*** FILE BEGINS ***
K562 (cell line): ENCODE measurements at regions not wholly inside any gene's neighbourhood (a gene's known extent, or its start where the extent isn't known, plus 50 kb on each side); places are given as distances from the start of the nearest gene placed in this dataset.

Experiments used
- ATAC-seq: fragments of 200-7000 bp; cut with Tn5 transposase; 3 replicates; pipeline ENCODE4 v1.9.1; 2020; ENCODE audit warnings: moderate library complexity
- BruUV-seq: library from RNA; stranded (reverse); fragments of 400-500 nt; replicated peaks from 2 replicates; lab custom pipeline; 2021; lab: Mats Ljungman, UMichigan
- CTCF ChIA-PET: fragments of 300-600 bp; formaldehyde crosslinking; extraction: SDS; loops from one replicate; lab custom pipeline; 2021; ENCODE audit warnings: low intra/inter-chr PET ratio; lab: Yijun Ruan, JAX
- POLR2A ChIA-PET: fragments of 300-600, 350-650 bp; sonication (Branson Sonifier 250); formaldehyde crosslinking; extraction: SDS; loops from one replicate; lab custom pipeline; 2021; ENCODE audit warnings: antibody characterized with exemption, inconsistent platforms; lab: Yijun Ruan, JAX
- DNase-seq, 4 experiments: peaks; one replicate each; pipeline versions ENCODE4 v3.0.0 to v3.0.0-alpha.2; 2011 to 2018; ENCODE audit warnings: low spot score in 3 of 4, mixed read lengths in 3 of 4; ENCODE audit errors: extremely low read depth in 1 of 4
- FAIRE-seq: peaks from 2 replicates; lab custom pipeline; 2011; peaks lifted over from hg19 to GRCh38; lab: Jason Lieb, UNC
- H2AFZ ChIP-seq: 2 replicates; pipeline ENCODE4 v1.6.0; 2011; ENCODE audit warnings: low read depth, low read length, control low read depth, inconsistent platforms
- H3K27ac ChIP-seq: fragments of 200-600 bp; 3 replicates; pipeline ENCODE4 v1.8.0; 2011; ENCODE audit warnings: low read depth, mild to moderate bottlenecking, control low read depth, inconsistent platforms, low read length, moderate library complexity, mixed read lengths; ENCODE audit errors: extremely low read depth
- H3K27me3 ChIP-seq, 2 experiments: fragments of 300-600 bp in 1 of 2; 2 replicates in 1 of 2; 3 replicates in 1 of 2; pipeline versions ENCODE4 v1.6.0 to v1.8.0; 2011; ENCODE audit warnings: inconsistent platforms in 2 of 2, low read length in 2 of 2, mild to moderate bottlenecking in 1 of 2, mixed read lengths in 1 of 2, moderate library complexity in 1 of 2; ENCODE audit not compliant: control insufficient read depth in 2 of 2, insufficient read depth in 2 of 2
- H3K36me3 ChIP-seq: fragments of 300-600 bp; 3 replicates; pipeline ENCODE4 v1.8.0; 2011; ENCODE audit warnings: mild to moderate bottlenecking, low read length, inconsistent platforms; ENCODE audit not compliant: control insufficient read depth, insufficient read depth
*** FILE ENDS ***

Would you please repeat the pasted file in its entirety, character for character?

K562 (cell line): ENCODE measurements at regions not wholly inside any gene's neighbourhood (a gene's known extent, or its start where the extent isn't known, plus 50 kb on each side); places are given as distances from the start of the nearest gene placed in this dataset.

Experiments used
- ATAC-seq: fragments of 200-7000 bp; cut with Tn5 transposase; 3 replicates; pipeline ENCODE4 v1.9.1; 2020; ENCODE audit warnings: moderate library complexity
- BruUV-seq: library from RNA; stranded (reverse); fragments of 400-500 nt; replicated peaks from 2 replicates; lab custom pipeline; 2021; lab: Mats Ljungman, UMichigan
- CTCF ChIA-PET: fragments of 300-600 bp; formaldehyde crosslinking; extraction: SDS; loops from one replicate; lab custom pipeline; 2021; ENCODE audit warnings: low intra/inter-chr PET ratio; lab: Yijun Ruan, JAX
- POLR2A ChIA-PET: fragments of 300-600, 350-650 bp; sonication (Branson Sonifier 250); formaldehyde crosslinking; extraction: SDS; loops from one replicate; lab custom pipeline; 2021; ENCODE audit warnings: antibody characterized with exemption, inconsistent platforms; lab: Yijun Ruan, JAX
- DNase-seq, 4 experiments: peaks; one replicate each; pipeline versions ENCODE4 v3.0.0 to v3.0.0-alpha.2; 2011 to 2018; ENCODE audit warnings: low spot score in 3 of 4, mixed read lengths in 3 of 4; ENCODE audit errors: extremely low read depth in 1 of 4
- FAIRE-seq: peaks from 2 replicates; lab custom pipeline; 2011; peaks lifted over from hg19 to GRCh38; lab: Jason Lieb, UNC
- H2AFZ ChIP-seq: 2 replicates; pipeline ENCODE4 v1.6.0; 2011; ENCODE audit warnings: low read depth, low read length, control low read depth, inconsistent platforms
- H3K27ac ChIP-seq: fragments of 200-600 bp; 3 replicates; pipeline ENCODE4 v1.8.0; 2011; ENCODE audit warnings: low read depth, mild to moderate bottlenecking, control low read depth, inconsistent platforms, low read length, moderate library complexity, mixed read lengths; ENCODE audit errors: extremely low read depth
- H3K27me3 ChIP-seq, 2 experiments: fragments of 300-600 bp in 1 of 2; 2 replicates in 1 of 2; 3 replicates in 1 of 2; pipeline versions ENCODE4 v1.6.0 to v1.8.0; 2011; ENCODE audit warnings: inconsistent platforms in 2 of 2, low read length in 2 of 2, mild to moderate bottlenecking in 1 of 2, mixed read lengths in 1 of 2, moderate library complexity in 1 of 2; ENCODE audit not compliant: control insufficient read depth in 2 of 2, insufficient read depth in 2 of 2
- H3K36me3 ChIP-seq: fragments of 300-600 bp; 3 replicates; pipeline ENCODE4 v1.8.0; 2011; ENCODE audit warnings: mild to moderate bottlenecking, low read length, inconsistent platforms; ENCODE audit not compliant: control insufficient read depth, insufficient read depth